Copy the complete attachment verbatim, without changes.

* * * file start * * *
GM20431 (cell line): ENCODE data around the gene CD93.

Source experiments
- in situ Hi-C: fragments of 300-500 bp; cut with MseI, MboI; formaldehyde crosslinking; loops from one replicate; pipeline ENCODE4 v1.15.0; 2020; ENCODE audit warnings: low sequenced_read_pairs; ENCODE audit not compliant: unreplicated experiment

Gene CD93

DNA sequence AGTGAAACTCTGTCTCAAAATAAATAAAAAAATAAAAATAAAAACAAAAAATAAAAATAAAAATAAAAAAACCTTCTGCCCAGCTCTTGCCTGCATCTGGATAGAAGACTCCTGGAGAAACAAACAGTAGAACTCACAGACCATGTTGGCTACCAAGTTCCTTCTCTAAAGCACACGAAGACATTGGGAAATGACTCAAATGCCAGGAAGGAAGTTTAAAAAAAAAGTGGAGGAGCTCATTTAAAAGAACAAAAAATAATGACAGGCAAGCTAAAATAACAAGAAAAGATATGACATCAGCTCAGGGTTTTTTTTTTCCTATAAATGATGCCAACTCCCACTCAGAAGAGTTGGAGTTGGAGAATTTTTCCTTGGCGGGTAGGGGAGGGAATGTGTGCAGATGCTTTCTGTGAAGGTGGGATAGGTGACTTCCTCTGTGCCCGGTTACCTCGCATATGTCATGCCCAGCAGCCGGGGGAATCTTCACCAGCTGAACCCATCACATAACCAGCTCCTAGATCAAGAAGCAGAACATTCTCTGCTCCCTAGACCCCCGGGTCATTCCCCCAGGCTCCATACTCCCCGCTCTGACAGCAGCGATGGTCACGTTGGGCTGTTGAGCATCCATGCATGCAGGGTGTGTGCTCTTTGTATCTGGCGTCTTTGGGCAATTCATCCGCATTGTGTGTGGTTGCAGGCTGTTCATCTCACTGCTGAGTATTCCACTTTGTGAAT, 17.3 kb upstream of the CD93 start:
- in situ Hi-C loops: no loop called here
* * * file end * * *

GM20431 (cell line): ENCODE data around the gene CD93.

Source experiments
- in situ Hi-C: fragments of 300-500 bp; cut with MseI, MboI; formaldehyde crosslinking; loops from one replicate; pipeline ENCODE4 v1.15.0; 2020; ENCODE audit warnings: low sequenced_read_pairs; ENCODE audit not compliant: unreplicated experiment

Gene CD93

DNA sequence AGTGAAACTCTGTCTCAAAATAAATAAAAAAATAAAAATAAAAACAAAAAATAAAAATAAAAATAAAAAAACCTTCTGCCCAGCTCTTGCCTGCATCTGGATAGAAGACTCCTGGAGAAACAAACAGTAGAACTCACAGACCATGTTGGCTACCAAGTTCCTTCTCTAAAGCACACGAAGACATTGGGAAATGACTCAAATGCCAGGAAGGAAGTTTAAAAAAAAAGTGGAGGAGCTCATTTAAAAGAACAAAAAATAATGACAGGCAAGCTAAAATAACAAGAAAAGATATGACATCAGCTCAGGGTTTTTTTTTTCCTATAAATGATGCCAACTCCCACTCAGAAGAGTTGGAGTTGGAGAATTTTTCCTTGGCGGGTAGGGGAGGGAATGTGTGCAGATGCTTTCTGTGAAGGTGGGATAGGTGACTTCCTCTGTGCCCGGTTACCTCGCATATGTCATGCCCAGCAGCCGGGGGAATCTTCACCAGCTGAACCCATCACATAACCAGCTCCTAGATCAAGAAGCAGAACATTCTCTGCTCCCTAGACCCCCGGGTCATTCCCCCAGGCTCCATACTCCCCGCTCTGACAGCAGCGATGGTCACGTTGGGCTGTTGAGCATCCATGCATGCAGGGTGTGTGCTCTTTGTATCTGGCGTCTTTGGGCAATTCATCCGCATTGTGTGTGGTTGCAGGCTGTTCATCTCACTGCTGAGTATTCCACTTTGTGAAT, 17.3 kb upstream of the CD93 start:
- in situ Hi-C loops: no loop called here